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A comparison of compensating surplus and budget reallocation with opportunity costs specified

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  • Mark Morrison
  • Darla Hatton MacDonald

Abstract

The use of most nonmarket valuation techniques is predicated on respondents paying additional amounts of money for increased provision of a public good. However, in many circumstances this may not be appropriate. Treaty rights or the capacity of a government to raise and collect taxes in the context of a developing country may preclude the introduction of new taxes. Alternatively, there may be settings where respondents reject the notion of an additional payment and a different approach to estimating nonmarket values is needed. This article demonstrates a methodology for estimating compensating budget reallocation, which is the amount of expenditure on other public goods that respondents are willing to forego for the government to provide more of another public good. One of the main contributions of this article is a demonstration of how to improve the specification of the opportunity costs of budget reallocations. Second, using choice modelling for the estimation of budget reallocations is compared with the standard approach of estimating compensating surplus. The two approaches produce aggregate results that are of a similar magnitude, however the relative importance of the environmental attributes differs. We also investigate the similarity of value estimates across income groups, and similar to Swallow and McGonagle (2006), we find that budget reallocations produce a different set of preferences for lower income earners.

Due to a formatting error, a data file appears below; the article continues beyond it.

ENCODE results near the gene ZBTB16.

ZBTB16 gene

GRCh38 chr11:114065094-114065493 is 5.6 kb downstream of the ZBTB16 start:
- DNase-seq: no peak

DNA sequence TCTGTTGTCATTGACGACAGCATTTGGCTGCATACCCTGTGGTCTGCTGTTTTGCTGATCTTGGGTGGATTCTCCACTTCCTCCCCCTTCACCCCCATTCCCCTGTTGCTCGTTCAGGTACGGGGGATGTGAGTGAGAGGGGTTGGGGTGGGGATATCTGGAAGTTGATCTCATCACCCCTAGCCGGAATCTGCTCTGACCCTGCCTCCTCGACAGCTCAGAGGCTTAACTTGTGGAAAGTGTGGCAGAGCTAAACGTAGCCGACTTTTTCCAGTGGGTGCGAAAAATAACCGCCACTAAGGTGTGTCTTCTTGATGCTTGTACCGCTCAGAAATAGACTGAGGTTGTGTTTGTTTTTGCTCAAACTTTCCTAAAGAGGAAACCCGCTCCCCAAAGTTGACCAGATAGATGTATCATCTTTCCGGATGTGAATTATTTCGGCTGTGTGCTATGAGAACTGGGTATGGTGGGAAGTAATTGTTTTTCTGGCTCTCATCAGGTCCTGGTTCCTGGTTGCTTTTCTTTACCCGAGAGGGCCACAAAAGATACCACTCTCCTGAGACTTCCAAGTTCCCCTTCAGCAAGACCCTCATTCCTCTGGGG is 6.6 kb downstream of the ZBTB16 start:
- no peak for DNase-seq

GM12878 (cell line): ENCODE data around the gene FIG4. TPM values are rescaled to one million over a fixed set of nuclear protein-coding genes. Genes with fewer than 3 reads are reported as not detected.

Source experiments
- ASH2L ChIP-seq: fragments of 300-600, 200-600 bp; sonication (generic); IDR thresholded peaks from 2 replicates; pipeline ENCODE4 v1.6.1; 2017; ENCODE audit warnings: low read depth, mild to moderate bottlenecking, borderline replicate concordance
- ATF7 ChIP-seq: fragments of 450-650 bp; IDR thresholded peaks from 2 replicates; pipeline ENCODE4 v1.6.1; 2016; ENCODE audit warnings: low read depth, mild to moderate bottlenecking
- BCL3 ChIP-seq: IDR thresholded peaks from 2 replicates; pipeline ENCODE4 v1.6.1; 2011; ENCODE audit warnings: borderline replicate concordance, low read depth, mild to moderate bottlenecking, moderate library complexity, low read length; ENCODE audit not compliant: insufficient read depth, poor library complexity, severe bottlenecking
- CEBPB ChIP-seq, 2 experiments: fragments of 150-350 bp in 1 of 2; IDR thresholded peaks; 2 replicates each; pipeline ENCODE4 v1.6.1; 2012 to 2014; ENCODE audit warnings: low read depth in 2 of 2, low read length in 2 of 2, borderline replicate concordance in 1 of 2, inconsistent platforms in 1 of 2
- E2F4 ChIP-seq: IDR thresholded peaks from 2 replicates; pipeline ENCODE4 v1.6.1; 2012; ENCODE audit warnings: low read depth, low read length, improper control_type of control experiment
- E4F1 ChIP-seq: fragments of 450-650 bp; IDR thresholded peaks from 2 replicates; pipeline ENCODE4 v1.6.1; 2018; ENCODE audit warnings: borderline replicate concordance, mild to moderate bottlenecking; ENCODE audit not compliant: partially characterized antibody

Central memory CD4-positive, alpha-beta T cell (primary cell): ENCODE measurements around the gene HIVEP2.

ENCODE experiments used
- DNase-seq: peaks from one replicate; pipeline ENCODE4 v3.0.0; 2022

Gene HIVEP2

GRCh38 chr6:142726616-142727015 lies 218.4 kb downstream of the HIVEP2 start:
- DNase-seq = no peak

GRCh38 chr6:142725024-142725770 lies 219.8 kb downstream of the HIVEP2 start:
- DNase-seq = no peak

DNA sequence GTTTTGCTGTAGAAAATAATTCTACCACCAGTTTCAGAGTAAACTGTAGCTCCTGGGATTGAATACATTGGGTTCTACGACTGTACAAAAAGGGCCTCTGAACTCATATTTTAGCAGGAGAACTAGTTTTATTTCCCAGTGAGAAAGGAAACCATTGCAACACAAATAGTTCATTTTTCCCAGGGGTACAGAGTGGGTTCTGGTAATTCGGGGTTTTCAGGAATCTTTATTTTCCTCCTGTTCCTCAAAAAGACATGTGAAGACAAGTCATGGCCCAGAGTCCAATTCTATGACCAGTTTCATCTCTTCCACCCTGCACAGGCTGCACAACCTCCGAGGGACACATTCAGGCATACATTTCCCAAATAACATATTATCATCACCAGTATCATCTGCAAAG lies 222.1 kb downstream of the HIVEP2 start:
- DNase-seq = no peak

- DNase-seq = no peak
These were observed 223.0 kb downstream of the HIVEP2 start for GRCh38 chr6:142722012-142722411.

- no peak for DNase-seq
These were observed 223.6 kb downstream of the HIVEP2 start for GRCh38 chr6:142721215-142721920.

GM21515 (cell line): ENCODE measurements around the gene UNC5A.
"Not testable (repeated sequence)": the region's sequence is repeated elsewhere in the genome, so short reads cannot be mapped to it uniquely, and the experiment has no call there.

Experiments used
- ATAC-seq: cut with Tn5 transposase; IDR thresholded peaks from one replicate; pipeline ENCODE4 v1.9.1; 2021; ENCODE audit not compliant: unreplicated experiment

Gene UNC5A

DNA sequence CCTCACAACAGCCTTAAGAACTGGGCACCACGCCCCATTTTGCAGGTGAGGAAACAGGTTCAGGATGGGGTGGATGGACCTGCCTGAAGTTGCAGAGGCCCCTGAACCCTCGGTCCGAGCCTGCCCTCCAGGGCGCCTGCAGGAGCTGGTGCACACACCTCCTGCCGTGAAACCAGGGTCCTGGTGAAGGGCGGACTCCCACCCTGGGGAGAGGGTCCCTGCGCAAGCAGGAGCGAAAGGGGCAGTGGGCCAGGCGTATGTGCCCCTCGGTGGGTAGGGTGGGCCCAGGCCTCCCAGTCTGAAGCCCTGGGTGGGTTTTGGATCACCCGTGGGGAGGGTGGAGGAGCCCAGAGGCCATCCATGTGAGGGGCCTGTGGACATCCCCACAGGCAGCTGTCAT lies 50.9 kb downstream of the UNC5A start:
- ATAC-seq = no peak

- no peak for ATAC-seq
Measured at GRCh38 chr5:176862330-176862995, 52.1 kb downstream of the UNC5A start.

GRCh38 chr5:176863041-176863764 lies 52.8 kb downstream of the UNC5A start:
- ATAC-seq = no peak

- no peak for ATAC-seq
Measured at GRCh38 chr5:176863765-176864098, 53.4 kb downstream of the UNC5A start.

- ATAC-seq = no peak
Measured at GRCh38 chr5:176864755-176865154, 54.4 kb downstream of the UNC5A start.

Suggested Citation

  • Mark Morrison & Darla Hatton MacDonald, 2011. "A comparison of compensating surplus and budget reallocation with opportunity costs specified," Applied Economics, Taylor & Francis Journals, vol. 43(30), pages 4677-4688.
  • Handle: RePEc:taf:applec:v:43:y:2011:i:30:p:4677-4688
    DOI: 10.1080/00036846.2010.493143
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    References listed on IDEAS

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    1. Jeff Bennett & Russell Blamey (ed.), 2001. "The Choice Modelling Approach to Environmental Valuation," Books, Edward Elgar Publishing, number 2028.
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    Cited by:

    1. Kyriaki Remoundou & Fikret Adaman & Phoebe Koundouri & Paulo Nunes, 2014. "Is the value of environmental goods sensitive to the public funding scheme? Evidence from a marine restoration programme in the Black Sea," Empirical Economics, Springer, vol. 47(4), pages 1173-1192, December.
    2. Burton, Michael & Jasmine Zahedi, Shegufa & White, Ben, 2012. "Public preferences for timeliness and quality of mine site rehabilitation. The case of bauxite mining in Western Australia," Resources Policy, Elsevier, vol. 37(1), pages 1-9.

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